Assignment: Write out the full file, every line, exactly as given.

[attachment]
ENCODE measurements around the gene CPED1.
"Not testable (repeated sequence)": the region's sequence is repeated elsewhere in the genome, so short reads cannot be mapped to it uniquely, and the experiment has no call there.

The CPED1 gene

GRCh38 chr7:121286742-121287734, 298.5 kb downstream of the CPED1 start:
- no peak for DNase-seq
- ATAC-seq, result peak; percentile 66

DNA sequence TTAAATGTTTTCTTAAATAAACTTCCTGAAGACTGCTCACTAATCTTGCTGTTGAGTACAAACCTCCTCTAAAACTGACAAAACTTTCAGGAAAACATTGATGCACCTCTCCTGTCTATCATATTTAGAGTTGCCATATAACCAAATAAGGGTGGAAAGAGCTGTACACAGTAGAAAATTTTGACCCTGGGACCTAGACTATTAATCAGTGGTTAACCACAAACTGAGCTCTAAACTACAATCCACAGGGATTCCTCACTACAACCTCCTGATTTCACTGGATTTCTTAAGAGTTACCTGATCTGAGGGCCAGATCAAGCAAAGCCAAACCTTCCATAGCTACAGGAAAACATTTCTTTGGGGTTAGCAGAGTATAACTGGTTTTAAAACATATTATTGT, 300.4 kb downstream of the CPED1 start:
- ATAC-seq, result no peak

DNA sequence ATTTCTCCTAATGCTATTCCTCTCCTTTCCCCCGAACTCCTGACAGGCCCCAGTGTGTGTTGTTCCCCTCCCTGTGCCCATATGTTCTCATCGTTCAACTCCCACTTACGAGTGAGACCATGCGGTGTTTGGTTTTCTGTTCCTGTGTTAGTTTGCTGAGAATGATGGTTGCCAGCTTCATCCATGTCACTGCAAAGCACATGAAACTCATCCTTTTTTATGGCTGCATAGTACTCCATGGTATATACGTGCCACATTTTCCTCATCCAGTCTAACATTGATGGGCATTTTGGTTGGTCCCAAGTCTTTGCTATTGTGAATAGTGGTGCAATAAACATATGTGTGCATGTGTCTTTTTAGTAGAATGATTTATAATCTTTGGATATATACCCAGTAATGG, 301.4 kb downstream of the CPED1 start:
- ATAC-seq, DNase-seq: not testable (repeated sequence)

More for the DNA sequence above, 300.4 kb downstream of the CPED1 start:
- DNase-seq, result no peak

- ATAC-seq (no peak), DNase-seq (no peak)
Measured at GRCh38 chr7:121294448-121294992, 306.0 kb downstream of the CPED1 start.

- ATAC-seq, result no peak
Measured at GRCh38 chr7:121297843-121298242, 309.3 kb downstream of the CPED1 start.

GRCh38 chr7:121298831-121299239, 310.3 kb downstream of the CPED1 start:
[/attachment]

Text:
ENCODE measurements around the gene CPED1.
"Not testable (repeated sequence)": the region's sequence is repeated elsewhere in the genome, so short reads cannot be mapped to it uniquely, and the experiment has no call there.

The CPED1 gene

GRCh38 chr7:121286742-121287734, 298.5 kb downstream of the CPED1 start:
- no peak for DNase-seq
- ATAC-seq, result peak; percentile 66

DNA sequence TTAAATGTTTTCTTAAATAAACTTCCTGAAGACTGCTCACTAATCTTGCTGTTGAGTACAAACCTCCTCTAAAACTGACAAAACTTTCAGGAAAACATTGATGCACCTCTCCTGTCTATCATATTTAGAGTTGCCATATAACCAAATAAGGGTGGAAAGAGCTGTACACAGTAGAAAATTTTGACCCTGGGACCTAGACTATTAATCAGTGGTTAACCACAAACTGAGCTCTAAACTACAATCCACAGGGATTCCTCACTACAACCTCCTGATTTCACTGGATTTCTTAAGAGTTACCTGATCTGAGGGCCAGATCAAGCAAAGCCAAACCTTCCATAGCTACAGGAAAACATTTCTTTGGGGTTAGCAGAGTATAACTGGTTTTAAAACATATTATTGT, 300.4 kb downstream of the CPED1 start:
- ATAC-seq, result no peak

DNA sequence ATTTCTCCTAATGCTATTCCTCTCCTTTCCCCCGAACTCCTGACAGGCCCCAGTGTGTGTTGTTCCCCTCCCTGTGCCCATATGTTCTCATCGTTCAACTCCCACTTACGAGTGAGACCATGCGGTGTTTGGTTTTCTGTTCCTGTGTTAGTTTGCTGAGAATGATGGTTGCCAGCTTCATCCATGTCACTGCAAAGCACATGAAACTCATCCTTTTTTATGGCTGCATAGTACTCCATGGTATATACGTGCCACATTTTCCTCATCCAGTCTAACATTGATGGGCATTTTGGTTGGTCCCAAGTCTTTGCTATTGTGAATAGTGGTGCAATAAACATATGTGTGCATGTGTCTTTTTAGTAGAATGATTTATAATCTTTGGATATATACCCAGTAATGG, 301.4 kb downstream of the CPED1 start:
- ATAC-seq, DNase-seq: not testable (repeated sequence)

More for the DNA sequence above, 300.4 kb downstream of the CPED1 start:
- DNase-seq, result no peak

- ATAC-seq (no peak), DNase-seq (no peak)
Measured at GRCh38 chr7:121294448-121294992, 306.0 kb downstream of the CPED1 start.

- ATAC-seq, result no peak
Measured at GRCh38 chr7:121297843-121298242, 309.3 kb downstream of the CPED1 start.

GRCh38 chr7:121298831-121299239, 310.3 kb downstream of the CPED1 start: